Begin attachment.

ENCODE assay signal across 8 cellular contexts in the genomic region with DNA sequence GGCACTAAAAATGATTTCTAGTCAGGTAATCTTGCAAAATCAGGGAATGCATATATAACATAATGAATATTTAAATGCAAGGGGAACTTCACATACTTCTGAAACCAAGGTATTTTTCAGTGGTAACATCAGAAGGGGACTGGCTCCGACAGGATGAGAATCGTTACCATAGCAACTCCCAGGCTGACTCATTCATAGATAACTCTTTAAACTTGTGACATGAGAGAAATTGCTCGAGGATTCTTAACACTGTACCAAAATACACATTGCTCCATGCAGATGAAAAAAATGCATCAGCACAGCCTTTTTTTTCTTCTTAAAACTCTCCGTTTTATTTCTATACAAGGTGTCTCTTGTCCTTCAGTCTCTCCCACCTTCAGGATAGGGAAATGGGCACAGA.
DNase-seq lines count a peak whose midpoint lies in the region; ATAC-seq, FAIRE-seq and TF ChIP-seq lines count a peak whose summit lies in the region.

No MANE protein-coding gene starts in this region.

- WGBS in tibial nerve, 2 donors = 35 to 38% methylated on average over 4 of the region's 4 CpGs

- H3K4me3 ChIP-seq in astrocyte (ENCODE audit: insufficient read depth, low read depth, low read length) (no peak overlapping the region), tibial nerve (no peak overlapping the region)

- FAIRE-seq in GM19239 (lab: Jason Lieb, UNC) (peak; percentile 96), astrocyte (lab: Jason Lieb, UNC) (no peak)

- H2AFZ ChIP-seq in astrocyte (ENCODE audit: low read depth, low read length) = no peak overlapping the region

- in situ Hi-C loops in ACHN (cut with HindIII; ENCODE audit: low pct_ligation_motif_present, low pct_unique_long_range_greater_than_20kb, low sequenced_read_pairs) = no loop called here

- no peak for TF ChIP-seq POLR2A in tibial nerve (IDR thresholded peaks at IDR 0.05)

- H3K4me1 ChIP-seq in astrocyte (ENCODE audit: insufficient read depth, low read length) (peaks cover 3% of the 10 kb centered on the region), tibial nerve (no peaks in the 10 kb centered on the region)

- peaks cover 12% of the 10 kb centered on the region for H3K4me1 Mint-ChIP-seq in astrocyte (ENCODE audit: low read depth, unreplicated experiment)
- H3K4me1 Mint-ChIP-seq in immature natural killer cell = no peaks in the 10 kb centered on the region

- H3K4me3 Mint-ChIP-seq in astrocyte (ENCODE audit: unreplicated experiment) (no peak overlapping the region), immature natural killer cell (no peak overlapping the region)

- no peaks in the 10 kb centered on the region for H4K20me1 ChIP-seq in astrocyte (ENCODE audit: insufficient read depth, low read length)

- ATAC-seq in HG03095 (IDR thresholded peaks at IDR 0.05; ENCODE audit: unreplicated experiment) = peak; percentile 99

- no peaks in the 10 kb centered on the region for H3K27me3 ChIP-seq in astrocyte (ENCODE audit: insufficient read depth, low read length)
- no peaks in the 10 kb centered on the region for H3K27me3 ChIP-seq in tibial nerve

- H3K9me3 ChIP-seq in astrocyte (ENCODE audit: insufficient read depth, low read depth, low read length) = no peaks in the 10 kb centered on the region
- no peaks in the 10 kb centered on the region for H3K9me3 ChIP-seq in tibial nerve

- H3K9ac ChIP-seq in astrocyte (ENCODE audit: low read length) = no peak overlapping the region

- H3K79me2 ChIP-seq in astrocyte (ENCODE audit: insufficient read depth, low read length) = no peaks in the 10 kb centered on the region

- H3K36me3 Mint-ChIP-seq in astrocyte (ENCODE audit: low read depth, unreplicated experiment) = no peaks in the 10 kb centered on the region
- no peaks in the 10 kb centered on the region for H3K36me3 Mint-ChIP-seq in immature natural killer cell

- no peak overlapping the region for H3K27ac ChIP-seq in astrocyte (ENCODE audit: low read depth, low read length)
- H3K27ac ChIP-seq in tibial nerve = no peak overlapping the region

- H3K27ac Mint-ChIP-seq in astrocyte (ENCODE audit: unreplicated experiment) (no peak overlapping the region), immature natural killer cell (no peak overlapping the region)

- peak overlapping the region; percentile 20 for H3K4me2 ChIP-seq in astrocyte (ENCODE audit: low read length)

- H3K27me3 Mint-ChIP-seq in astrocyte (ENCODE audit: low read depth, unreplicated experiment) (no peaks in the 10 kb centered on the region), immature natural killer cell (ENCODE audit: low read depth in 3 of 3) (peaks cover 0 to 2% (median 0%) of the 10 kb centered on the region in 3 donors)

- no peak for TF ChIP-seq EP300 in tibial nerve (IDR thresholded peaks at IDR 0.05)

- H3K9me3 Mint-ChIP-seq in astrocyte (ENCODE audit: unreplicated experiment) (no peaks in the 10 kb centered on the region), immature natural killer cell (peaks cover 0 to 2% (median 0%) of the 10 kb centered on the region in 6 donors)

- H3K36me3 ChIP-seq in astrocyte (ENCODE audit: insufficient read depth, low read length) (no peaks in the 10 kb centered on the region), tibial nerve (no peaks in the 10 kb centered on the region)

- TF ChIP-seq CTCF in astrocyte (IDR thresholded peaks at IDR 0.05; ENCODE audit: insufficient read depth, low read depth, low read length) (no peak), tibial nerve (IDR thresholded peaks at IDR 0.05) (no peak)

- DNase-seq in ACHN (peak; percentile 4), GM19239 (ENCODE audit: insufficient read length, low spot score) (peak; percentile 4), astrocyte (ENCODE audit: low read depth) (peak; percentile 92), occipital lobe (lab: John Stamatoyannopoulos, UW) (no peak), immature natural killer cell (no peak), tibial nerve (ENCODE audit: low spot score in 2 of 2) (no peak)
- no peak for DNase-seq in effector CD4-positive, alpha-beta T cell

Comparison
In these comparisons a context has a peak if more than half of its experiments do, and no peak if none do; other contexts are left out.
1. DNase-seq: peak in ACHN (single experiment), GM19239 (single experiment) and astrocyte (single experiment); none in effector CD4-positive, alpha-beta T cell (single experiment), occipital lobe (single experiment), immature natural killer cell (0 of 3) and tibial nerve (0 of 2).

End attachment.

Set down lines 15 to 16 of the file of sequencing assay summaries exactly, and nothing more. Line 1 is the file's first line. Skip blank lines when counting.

- ATAC-seq in HG03095 (IDR thresholded peaks at IDR 0.05; ENCODE audit: unreplicated experiment) = peak; percentile 99

- no peaks in the 10 kb centered on the region for H3K27me3 ChIP-seq in astrocyte (ENCODE audit: insufficient read depth, low read length)